On Friday January 20th Etta James died at the age of 73, from complications from leukaemia. She was also suffering with dementia and hepatitis C. The equally legendary Johnny Otis, the “Godfather of rhythm and blues” – and the man who discovered Etta James – died just four days before. He was 90 years old. Johnny, who wrote and recorded the R&B classic “Willie and the Hand Jive”, was white, and grew up in a black section of Berkeley, in the San Francisco Bay Area. . He changed his name because “it sounded more black“.
Otis was leading his own band in 1945 when he scored his first big hit, “Harlem Nocturne.” In 1950, 10 of his songs made Billboard Magazine’s R&B chart. His “Willie and the Hand Jive” sold more than 1.5 million copies and was covered years later by Eric Clapton. He later wrote “Every Beat of My Heart,” which was a hit for Gladys Knight & the Pips.
However, Johnny was blessed with the ability to recognize talent. As well as Etta James, Johnny discovered Hank Ballard, The Coasters, and Big Mama Thornton, whose original recording of “Hound Dog” later became a huge hit for Elvis.
Johnny Otis found the 15-year-old Etta James singing on San Francisco street corners with a couple of girlfriends in the early 1950s. Johnny told Etta to get her mother’s permission to accompany him to Los Angeles to make a recording. Instead, Etta went home and forged her mother’s name on a note claiming she was 18.
Etta initially toured with Otis’ revue, but in 1959, when she signed with the Chess label, with many successful releases following. She scored her first hit when she was just a teenager with “The Wallflower”, but it was her remake of a 1941 standard “At Last” that started the legend. President Barack Obama and the first lady danced to a version of “At Last” performed by Beyonce (much to Etta’s annoyance…) at his inauguration ball.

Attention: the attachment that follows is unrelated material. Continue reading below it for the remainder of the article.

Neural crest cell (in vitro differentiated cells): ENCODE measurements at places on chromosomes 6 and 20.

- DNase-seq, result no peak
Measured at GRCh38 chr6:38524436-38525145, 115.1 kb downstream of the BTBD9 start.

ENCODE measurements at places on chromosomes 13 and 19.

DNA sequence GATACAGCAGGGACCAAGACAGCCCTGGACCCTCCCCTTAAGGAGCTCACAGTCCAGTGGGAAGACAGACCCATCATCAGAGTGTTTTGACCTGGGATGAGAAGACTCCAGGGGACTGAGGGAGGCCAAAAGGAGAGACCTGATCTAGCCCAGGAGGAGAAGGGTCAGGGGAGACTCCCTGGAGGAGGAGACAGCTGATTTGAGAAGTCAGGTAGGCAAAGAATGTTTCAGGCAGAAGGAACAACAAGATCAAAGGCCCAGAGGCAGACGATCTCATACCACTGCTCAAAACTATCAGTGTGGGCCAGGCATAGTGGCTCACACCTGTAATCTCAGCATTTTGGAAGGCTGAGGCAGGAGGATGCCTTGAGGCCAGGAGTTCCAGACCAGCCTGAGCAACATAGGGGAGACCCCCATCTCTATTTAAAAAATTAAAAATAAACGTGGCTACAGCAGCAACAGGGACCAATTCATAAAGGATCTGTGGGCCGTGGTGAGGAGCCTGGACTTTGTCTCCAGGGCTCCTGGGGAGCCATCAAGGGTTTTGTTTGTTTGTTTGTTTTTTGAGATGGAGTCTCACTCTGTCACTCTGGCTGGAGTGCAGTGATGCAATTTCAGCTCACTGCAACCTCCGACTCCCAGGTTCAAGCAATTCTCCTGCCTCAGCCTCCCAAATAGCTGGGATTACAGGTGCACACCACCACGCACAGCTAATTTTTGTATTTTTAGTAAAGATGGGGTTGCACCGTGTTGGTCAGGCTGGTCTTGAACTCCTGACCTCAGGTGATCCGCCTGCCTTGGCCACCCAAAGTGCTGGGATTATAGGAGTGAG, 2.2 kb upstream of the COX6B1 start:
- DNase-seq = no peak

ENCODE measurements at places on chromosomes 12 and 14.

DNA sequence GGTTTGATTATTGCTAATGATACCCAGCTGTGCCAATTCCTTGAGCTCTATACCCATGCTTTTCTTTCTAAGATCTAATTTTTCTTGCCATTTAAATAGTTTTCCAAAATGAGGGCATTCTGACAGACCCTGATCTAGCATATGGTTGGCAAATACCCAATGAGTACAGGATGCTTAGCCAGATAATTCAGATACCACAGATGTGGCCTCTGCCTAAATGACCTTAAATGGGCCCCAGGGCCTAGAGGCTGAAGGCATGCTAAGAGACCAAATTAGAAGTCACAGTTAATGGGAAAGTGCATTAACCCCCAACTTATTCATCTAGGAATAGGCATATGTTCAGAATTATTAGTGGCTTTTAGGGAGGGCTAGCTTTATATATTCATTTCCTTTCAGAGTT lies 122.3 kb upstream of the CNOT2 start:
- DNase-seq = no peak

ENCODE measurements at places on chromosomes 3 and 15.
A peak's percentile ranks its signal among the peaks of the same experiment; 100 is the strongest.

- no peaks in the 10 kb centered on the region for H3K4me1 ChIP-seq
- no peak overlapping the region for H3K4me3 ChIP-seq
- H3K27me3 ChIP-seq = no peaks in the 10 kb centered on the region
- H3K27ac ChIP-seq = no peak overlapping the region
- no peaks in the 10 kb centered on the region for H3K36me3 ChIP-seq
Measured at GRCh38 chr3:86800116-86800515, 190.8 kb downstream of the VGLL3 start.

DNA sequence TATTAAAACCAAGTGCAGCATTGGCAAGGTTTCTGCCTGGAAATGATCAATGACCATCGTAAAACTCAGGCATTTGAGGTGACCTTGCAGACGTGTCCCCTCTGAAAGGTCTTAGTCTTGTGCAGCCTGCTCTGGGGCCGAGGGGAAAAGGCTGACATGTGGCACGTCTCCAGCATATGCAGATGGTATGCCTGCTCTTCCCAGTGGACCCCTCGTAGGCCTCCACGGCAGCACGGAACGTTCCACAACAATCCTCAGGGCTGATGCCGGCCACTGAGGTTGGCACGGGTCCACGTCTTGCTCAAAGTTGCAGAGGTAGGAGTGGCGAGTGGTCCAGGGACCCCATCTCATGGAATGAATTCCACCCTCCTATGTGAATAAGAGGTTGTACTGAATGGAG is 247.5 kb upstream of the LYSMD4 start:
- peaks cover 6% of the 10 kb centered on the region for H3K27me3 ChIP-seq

In 1967, she cut one of the most highly regarded soul albums of all time, “Tell Mama”
Sadly she was addicted to heroin from 1960 for over 20 years.
However, in 1984, she was asked to sing the national anthem at the Olympic Games in Los Angeles, and her career got the boost it needed, though she got hooked on painkillers in the late 1980s. She also struggled with her weight, and often performed from a wheelchair as she got older and heavier. In the early 2000s, she had weight-loss surgery and shed over 14 stone!!!!!
In October 2011, Etta retired from recording. A final studio recording, “The Dreamer,” was released, with the singer taking on classic songs – from Bobby “Blue” Bland’s “Dreamer” to Guns N’ Roses “Welcome To the Jungle” – and still rocking, a fitting end to her career.
Sadly, just after this Etta’s health was such that she was being cared for at home by a personal doctor, as she needed help with basic tasks, such as feeding, dressing and hygiene.
In later years her original mentor, Johnny Otis, toured with his sons Shuggie and Nicky, and also had a regular show playing records on the Pacifica Radio Network’s stations until failing health prompted him to retire in 2005.
Etta, who was inducted into the Rock and Roll Hall of Fame in 1993, died in hospital, with her husband and sons at her side.
Johnny Otis died at his home on the outskirts of Los Angeles, where he is survived by his wife and sons.
Just watch the following for a real treat…. Etta performs the DEFINITIVE version of “I Would Rather Go Blind”…
R.I.P., Etta and Johnny….
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